FTSE350 pension deficit rises for second consecutive month

5 September 2019

Mercer publishes on its website:

“Mercer’s Pensions Risk Survey data shows a small deterioration in the accounting deficit of defined benefit (DB) pension schemes for the UK’s 350 largest listed companies, with the deficit rising from £32bn to £34bn in August 2018. At 31 August, the quoted funding level remained at 96%. Liability values increased from £826bn to £829bn due to a fall in corporate bond yields, which was partially offset by a fall in market inflation expectation. Asset values increased slightly by £1bn from £794bn to £795bn.

Alan Baker, Head of DB Solutions Development and Partner at Mercer, said: “The minor deterioration in funded status only partially offsets the huge reduction in the deficit so far this year. However, this is the second consecutive month that the gains made this year have been reversed. It is important that Trustees who run pension schemes should continue to assess how much risk they need to take now to meet their funding requirements.”

Maria Johannessen, a strategic advisor and Partner at Mercer, added: “The small rise in the deficit is not alarming in itself but it does underline the clear need for pension scheme trustees and sponsors to be prepared for changing circumstances. High up on the agenda should be investment risk management and also the challenges of making effective decisions against the uncertain backdrop as we get closer to the date of the UK’s departure from the EU.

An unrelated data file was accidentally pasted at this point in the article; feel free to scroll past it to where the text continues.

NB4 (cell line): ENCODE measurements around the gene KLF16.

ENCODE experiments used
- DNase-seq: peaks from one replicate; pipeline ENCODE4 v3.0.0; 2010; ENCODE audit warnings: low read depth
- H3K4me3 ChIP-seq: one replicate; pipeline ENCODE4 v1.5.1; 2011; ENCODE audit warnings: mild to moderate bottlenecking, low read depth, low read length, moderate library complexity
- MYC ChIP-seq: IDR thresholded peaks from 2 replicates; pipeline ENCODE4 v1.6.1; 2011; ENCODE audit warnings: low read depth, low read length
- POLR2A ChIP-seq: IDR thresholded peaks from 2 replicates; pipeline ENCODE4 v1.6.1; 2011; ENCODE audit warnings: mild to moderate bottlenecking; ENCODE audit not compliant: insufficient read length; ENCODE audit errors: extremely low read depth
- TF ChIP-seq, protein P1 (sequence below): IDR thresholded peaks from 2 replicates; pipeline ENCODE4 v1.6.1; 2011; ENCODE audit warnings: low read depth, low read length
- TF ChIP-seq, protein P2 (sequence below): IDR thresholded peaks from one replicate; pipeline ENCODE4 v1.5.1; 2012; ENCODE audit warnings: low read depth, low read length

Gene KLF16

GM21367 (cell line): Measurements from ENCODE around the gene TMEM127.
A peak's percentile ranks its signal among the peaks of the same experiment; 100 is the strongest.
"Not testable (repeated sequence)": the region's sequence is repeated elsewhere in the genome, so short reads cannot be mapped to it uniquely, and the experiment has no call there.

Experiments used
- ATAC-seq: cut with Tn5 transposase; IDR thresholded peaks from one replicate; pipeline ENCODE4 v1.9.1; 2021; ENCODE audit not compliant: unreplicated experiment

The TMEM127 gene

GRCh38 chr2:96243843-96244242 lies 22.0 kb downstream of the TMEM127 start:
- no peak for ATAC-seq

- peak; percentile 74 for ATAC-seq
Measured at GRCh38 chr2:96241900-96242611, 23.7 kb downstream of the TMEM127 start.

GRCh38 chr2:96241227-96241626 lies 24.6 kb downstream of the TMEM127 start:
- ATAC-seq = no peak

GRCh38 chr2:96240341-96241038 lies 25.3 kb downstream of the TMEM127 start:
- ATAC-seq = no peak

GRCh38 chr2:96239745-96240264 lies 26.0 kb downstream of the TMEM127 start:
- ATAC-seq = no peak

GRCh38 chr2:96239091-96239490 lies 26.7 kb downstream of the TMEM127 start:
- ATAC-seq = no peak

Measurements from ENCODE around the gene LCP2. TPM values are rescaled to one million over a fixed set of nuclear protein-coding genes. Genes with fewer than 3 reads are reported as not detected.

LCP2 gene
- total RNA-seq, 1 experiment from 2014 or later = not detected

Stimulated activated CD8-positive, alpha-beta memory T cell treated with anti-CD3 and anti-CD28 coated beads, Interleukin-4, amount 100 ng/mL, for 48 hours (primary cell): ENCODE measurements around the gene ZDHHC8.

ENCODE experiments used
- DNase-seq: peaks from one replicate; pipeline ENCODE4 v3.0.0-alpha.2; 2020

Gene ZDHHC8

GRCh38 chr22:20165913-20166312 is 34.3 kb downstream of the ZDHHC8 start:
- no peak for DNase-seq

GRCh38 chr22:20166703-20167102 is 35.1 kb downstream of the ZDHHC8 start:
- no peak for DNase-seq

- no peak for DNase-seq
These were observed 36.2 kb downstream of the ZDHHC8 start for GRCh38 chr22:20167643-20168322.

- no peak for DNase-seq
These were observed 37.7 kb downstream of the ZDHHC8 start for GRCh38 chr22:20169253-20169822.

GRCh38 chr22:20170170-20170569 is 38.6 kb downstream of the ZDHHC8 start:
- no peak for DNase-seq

Andrew Ward, Head of Risk Transfer and Partner at Mercer, highlighted: “We are seeing unprecedented activity this year in the risk transfer market as sponsors and trustees look to capitalise on their pension schemes moving from “firefighting mode” to a position of financial strength. Improving funding levels and attractive pricing in the bulk annuity market have encouraged pension schemes to explore their options to meaningfully remove or reduce risk for good.

“Additionally, as transfer values remain high, scheme members have become more interested in their benefit options and this has led to further de-risking and reduction in pension scheme balance sheets. However, these favourable conditions may not persist. Our advice is to be aware of your de-risking options and, where possible, be ready to capitalise on good opportunities in the market whilst they are available.””

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